What a putrid mess of a movie. Geostorm is an action thriller of grand scale, yet dumbed down in an attempt to give it mass appeal. It’s a film full of the promise of spectacle, without a viewer ever having to worry if any of it makes sense.
From writer/director Dean Devlin (in his directorial debut after a long career in Hollywood), Geostorm is a mess of the Roland Emmerich school of filmmaking. Which makes sense, as Devlin is a graduate and not just an admirer from afar, having screenwriting credits on four Emmerich features. Being so Emmerich-like, a viewer can expect vast scenes of ruin and destruction, tortured science, and simple dialogue. One can expect a film where everything is presented in a sort of short form, where even pivotal scenes are rushed through in order to get to the next calamity. There’s never any time to stop and breathe, or, more importantly to the film’s success, to stop and think.
Geostorm takes place in the near future. After an increasingly violent string of disastrous weather, the United States led an international effort to construct a net of satellites that bring the planet’s weather under total control. These satellites don’t just influence weather. Rather, they are capable of creating it with accuracy down to the area of a building. What a technological marvel. Weather, the thing that scientists and experts cannot predict with any reliability more than a few days in advance, has, through the magic of a Hollywood film, been tamed completely.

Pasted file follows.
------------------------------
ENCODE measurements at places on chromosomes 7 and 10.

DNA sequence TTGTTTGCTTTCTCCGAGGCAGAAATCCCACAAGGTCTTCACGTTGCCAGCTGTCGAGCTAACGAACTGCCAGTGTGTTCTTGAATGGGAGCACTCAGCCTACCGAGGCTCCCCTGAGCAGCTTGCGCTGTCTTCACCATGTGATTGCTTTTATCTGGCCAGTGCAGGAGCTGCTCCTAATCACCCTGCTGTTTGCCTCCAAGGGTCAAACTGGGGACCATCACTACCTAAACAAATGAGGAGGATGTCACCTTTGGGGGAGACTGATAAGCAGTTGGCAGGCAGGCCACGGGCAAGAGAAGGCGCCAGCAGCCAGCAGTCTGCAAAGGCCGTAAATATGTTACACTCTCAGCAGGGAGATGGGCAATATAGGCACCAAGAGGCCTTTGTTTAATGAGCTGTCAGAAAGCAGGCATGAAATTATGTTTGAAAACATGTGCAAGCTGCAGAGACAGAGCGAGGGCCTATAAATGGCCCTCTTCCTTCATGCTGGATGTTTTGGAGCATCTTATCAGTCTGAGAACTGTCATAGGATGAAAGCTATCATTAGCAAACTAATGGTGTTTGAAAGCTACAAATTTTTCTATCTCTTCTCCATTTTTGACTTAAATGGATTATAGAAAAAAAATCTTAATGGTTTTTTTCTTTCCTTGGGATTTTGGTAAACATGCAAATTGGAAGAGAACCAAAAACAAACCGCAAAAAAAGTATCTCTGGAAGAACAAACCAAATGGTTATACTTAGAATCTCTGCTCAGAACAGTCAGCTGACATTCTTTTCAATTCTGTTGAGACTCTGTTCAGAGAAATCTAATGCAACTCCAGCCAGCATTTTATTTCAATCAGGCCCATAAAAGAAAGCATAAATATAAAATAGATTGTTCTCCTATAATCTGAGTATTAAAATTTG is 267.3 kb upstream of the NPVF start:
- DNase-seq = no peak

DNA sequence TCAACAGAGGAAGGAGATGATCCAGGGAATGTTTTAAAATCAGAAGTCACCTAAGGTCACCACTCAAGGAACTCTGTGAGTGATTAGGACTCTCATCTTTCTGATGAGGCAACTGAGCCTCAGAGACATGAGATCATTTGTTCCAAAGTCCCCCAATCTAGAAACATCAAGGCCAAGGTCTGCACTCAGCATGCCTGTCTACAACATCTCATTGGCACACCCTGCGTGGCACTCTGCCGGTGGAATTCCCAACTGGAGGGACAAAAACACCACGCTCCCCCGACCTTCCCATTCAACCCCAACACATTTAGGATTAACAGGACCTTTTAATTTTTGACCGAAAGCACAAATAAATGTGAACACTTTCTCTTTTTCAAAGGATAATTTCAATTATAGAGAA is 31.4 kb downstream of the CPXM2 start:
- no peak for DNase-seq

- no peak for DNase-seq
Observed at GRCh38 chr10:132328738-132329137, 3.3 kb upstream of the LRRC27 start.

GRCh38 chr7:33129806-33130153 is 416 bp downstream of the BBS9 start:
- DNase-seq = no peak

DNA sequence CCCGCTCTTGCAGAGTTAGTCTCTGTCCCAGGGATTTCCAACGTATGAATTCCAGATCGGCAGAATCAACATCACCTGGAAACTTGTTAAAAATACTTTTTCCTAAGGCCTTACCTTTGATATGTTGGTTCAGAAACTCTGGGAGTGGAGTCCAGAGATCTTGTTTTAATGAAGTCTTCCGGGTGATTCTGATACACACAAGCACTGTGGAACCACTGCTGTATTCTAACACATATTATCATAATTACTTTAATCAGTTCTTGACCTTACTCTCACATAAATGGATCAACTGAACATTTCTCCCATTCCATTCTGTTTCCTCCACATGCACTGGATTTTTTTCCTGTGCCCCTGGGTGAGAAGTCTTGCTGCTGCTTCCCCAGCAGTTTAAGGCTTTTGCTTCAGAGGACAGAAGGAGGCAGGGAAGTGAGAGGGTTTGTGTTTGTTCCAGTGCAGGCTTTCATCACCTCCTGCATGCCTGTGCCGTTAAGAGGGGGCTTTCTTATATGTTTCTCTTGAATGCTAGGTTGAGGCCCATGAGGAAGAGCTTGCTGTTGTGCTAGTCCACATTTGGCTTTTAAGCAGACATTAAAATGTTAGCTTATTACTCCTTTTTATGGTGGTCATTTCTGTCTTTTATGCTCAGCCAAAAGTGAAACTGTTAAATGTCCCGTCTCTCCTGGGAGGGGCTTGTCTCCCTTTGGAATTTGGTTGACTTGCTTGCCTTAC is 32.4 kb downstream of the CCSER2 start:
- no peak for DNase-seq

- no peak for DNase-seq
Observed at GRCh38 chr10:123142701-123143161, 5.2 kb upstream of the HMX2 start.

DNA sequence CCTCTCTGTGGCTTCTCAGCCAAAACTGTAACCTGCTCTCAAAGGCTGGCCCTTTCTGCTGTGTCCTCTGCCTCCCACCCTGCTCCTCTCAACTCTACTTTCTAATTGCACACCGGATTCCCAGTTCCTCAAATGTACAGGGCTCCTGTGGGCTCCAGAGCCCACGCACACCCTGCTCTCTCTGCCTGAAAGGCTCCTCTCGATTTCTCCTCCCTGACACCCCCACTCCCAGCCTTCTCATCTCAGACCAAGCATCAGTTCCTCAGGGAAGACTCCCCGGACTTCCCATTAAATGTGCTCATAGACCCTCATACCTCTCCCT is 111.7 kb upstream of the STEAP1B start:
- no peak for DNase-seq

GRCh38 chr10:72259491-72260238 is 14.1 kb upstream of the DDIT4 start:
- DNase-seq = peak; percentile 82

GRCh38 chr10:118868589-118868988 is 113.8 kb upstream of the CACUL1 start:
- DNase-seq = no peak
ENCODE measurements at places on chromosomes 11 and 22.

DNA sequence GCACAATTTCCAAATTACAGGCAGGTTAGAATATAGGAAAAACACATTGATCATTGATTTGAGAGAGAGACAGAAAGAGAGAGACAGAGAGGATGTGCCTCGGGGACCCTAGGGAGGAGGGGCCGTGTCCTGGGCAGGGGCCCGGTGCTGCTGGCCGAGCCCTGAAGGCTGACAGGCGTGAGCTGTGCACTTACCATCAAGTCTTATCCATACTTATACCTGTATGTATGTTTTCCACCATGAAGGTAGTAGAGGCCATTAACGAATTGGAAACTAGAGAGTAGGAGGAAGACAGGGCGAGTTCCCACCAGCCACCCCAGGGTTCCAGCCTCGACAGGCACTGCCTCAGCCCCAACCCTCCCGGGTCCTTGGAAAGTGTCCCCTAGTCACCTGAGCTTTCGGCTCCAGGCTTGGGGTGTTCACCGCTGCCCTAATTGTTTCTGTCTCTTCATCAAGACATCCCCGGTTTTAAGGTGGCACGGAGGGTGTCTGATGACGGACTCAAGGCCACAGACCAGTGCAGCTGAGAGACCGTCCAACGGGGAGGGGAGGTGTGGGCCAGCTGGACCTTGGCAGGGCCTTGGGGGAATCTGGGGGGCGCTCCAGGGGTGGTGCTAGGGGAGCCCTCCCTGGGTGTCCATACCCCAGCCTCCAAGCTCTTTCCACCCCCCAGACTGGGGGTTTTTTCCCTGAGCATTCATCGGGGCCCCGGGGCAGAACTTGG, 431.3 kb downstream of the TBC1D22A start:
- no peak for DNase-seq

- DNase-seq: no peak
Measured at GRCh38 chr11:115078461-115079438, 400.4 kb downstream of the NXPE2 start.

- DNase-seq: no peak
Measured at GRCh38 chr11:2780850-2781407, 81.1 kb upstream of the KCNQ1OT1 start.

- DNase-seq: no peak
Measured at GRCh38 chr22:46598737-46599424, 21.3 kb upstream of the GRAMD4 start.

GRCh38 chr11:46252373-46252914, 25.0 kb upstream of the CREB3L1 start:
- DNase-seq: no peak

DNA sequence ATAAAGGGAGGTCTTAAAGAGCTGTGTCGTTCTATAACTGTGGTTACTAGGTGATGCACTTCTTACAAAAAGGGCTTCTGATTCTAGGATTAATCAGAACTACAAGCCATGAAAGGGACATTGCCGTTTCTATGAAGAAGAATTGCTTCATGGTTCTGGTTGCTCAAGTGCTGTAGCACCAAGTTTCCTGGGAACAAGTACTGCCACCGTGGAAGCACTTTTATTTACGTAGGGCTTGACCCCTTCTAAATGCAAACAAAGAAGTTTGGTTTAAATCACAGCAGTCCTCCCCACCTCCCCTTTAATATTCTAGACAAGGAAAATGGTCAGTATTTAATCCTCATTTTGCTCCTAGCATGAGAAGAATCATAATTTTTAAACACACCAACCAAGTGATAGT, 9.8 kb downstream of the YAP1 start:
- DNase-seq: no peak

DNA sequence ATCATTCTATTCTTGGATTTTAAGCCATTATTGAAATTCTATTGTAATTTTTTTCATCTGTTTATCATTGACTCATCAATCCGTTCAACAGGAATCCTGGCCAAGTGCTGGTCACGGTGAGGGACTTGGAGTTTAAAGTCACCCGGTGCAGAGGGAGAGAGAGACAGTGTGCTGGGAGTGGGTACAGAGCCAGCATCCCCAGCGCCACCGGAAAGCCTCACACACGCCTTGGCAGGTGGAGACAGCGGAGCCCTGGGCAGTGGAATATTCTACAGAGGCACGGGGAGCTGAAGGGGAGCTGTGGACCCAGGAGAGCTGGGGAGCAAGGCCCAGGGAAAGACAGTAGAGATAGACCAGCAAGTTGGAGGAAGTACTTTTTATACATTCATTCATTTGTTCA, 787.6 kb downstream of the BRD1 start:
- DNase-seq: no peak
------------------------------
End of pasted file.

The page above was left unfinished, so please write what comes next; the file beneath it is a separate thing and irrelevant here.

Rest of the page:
Attacking the plausibility of a film like this is futile, but I can’t resist pointing out something totally ridiculous — the weather satellites. The satellites number in the thousands. They are all connected by cables, in a grid pattern covering the entire earth, from pole to pole. And all of these satellites are in low Earth orbit. Space junkies will look at that short description of the satellites’ properties and think, “that’s impossible.” Because it is. In low Earth orbit — say, around 250 miles up, where the International Space Station currently orbits — orbital speeds are around 17,000 miles per hour. Creating a network of thousands of physically connected satellites around a spheroid, and keeping them uniformly spaced, while traveling quickly enough to maintain orbit, is impossible. There is no configuration whereby all the satellites have uniform speed and motion, meaning the whole system could never be built to begin with, much less maintain integrity. Were it to suddenly pop into existence out of nowhere, the satellite network would rip itself to shreds instantly.
It looks as if Devlin and company were simplifying the idea of GPS satellites. Those orbit at around 12,000 miles up, and are not physically connected to anything. So, a little rocket science here, a little lay orbital dynamics there, and Devlin coughed up something that works in silly movie land, but not out here in the real world. Like I wrote above, calling Devlin and company out for this bad science, in a film that wouldn’t be possible without its bad science, is a waste of time. It’s just a movie.